Friday, June 8, 2007

Connecting the past through memoir writing

Acclaimed author will teach tricks of the trade

Express Staff Writer

Danielle Trussoni will read from her memoir ?Falling Through the Earth? at The Center, Ketchum.

Danielle Trussoni's visit to the Sun Valley Center for the Arts is more than just an appearance to read from her memoir "Falling Through the Earth," one of the New York Times 10 Best Books of 2006. She will also teach an intensive memoir-writing workshop.

Trussoni will read from her book at The Center in Ketchum at 7 p.m. on Tuesday, June 12, and teach the workshop from Monday, June 11, through Friday, June 15 at The Center in Hailey. On the last day of the workshop, she will read from some of the works produced there.

Trussoni has considerable experience teaching memoir-writing workshops. She taught fiction-writing workshops as well as undergraduate creative writing at the Iowa Writers' Workshop, where she received an MFA in fiction writing in 2002.

"It's totally different," Trussoni said. "I am hoping that people get a good sense of how to put their own life on paper in a streamlined way. The hardest thing is to remove your self."

Trussoni will talk about structure and assist writers in organizing large amounts of information. The workshop will discuss how to hone in on a writer's material as well as where one should start and end a story.

"You need to be able to tell a story," Trussoni said. "A best seller is extremely hard and people need to focus on a story that is close to their heart."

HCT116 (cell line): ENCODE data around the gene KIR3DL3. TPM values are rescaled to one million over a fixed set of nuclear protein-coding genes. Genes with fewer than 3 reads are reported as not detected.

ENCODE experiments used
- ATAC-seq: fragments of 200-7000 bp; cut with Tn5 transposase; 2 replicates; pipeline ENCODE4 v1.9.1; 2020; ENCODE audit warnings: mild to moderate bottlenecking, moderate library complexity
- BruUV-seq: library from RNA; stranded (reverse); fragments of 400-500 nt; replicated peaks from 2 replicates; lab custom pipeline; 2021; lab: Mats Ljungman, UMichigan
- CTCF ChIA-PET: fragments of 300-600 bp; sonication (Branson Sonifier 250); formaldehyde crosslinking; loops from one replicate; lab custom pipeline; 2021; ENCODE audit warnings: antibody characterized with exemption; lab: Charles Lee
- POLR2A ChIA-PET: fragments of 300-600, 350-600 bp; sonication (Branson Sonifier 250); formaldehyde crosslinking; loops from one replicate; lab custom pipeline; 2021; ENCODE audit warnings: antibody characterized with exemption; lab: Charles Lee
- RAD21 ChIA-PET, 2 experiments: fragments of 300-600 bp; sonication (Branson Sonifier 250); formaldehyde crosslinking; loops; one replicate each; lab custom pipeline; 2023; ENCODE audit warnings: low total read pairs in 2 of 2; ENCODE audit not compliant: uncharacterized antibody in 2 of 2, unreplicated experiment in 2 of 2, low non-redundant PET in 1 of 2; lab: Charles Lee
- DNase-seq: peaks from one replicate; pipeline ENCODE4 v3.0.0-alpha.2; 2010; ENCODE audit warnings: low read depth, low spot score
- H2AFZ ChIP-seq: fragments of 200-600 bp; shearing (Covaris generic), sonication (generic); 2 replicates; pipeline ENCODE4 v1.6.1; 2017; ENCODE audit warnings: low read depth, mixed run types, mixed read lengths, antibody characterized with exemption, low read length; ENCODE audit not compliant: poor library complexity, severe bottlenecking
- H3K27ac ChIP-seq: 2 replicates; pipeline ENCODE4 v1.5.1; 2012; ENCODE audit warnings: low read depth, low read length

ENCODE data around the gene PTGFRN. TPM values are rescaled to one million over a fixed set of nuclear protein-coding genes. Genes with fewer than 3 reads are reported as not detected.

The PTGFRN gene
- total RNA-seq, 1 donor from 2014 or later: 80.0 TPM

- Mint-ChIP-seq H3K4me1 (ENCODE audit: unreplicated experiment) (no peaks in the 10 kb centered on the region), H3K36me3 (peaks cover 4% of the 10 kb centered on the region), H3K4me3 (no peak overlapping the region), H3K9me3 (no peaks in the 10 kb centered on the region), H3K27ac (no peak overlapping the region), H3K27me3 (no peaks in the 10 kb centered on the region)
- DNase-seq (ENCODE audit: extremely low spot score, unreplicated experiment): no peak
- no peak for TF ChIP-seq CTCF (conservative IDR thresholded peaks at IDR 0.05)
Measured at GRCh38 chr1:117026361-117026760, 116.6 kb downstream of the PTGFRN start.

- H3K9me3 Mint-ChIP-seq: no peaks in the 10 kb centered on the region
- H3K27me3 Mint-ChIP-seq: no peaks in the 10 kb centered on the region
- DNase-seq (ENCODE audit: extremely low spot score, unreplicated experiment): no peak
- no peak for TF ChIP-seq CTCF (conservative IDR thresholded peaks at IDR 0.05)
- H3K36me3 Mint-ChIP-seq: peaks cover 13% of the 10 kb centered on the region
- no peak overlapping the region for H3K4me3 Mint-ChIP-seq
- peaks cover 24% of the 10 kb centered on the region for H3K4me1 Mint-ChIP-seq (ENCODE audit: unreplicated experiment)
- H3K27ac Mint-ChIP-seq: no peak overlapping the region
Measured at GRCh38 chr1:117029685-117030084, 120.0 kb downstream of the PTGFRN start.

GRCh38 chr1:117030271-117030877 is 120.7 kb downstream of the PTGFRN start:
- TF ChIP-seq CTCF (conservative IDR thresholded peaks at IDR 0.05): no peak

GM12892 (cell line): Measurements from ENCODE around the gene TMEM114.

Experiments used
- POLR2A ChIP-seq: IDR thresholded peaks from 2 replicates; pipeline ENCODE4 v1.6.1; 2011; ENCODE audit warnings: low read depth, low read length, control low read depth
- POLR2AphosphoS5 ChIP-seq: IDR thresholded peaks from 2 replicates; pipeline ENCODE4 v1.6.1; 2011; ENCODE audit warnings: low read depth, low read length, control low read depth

Trussoni's own memoir about her relationship with her father is close and personal. It involves a period of time Trussoni spent with her father after her parents divorced.

"The book is about my relationship with my dad who was a tunnel rat in Vietnam," she said. "He was drafted to go into the war, and it was a horrible experience that he had for three months."

Trussoni wanted to be a writer since she was 15 years old. It took her several decades to figure out how to tell the story about her life with her father.

"This story kept coming back to me, and I tried to write it in different ways," she said. "It was a very hard and emotional story to tell because I was very attached to my dad, but the memoir was the most natural way to write."

Trussoni's memoir weaves her experiences as a young girl while her dad was going through post-traumatic stress disorder with a trip to Vietnam to gain a sense of what her father went through there.

"At 11, I was my father's companion," she said. "I was an accomplice to a reckless man who was always on the run from someone or something."

Trussoni plans to read from chapter 10 of her memoir, which talks about her father's many girlfriends and is a more humorous part of the book, which is generally serious reading.

For more details, call 726-9491 or visit

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